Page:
Posts by: Holden

Back to List

[#][F] Holden - 4/12/2017
Not gonna get into this discussion or even really read over it, I just want to drop by to say: Whether you think his contributions were the best stuff ever done for the game, did manifest harm to it, or some more nuanced point inbetween, please remember they -always- came from a place of love for Exalted and the dude consistently put in effort above and beyond the average for anything published with his name on it, often at the cost of significant social, physical, psychological, or financial hardship.

All right, carry on and be excellent to one another.

[#][F] Holden - 1/27/2017
sooooooooo pretty

[#][F] Holden - 1/26/2017
Originally posted by prototype00 View Post

On Nishkriya archiving a post on this forum, Vance has said WDC is good to go with Black Claw.

http://nishkriya.com/Threads/Details/9728

I would also allow practice of Black Claw with WDC.

[#][F] Holden - 1/24/2017
Originally posted by Isator Levi View Post
​Anyway, I was talking about a specific period in which there was a transition away from it being a thing, and the related social implications, as pertained to the subject of what kinds of money would exist and why.

​It depends on a bit on there being a market economy in which whomever is collecting from you can participate, or otherwise what their expenses are.

​For example, in the satrapies, I could picture there being more money trickling up in the form of currency, because the people at the top need to regularly make tributes that include currency.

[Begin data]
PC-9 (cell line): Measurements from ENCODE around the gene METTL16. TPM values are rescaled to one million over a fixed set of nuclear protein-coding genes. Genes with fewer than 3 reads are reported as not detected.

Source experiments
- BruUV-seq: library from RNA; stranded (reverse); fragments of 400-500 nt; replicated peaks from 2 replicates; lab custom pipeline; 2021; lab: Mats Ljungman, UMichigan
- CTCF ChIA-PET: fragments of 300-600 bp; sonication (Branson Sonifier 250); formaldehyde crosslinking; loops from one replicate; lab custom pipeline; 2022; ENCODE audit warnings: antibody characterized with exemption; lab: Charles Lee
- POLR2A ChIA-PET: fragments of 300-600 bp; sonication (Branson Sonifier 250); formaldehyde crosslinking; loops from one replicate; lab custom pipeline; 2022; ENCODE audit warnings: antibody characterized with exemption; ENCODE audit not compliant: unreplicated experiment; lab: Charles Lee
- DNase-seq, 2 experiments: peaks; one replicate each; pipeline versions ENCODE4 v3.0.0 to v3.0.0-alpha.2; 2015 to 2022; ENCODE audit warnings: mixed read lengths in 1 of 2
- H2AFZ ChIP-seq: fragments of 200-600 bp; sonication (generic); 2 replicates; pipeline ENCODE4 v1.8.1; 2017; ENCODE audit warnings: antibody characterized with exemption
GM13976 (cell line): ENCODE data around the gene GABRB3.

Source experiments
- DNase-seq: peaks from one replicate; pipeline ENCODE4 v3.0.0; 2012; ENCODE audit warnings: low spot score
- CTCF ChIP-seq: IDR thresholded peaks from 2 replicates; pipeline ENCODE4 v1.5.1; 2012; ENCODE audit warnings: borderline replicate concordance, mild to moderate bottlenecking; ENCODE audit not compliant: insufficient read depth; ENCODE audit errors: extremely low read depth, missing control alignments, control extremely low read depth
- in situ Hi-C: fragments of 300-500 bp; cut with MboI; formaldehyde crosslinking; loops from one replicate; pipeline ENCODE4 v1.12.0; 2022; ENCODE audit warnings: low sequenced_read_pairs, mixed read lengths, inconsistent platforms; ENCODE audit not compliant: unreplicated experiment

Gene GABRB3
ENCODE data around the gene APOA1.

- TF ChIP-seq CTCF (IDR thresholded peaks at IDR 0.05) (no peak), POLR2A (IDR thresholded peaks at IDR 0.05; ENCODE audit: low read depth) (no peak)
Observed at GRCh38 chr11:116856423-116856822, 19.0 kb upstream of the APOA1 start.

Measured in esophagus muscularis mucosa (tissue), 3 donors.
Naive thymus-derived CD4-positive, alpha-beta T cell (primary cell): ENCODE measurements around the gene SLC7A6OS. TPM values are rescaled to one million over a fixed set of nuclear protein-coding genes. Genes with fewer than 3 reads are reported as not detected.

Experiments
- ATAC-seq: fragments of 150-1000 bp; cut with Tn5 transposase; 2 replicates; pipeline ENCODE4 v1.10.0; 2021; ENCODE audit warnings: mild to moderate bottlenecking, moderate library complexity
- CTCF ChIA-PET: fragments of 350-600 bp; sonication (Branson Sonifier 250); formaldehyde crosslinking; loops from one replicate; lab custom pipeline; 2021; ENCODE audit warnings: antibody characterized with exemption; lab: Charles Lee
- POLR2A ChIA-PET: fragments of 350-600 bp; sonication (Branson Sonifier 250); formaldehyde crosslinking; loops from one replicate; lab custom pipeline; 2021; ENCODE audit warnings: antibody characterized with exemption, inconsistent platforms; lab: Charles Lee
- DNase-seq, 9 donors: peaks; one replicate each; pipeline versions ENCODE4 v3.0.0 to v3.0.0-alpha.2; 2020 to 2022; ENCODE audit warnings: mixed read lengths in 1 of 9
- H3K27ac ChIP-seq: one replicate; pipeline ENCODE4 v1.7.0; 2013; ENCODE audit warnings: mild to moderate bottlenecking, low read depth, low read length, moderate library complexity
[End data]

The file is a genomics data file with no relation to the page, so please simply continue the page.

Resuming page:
​There's also an inversion of the concept, in which a government wants people to engage in certain kinds of labour, and so requires them to yield cash in order to push them towards that. I've heard that at a certain point in Chinese history, the authorities started demanding taxes in silver as a way of encouraging larger sections of the populace to devote their farming to silk production rather than food crops.
The Realm is pretty flexible in its demands of tribute, and a big part of a satrap's job is determining exactly what his satrapy is good for, and liasing with his Great House to figure out what to best leverage out of it. The standard of course is money, but due to the dizzying variety of cultures and societies the Realm extorts, that's not always practical. Sometimes it's useful or precious metals mined directly out of the satrapy by the natives and handed straight up to the Realm. Sometimes it's silk, spices, gems, drugs, or exotic plants. If nothing else, the Realm can simply demand slaves (they don't generally care where or how you get them). In other cases, the Realm has ended up in possession of a really 'useless' satrapy and forcibly converted the entire population into industrial production of some commodity it needs, such as lengths of chain, rope, helmets, shields, or whatever else is in constant demand somewhere within the boundaries of the empire. (The problem of pumping out X metric tons of socks for the legions and also growing enough food to survive the winter is left to the ingenuity of the natives to address.)

[#][F] Holden - 1/23/2017
Ancient societies generally had ritual currency for major social events, especially weddings and funerals, that wasn't used for a whole lot else, although it hypothetically could be just to reinforce the notion that it had great value. Usually this was something difficult but not impossible to obtain locally-- such as, say, beautiful and uncommon shells, like a cowrie.

[#][F] Holden - 1/22/2017
Originally posted by Walker-of-Ebony-Clouds View Post
How many spirits can a single sorcerer have bound to him at any given time?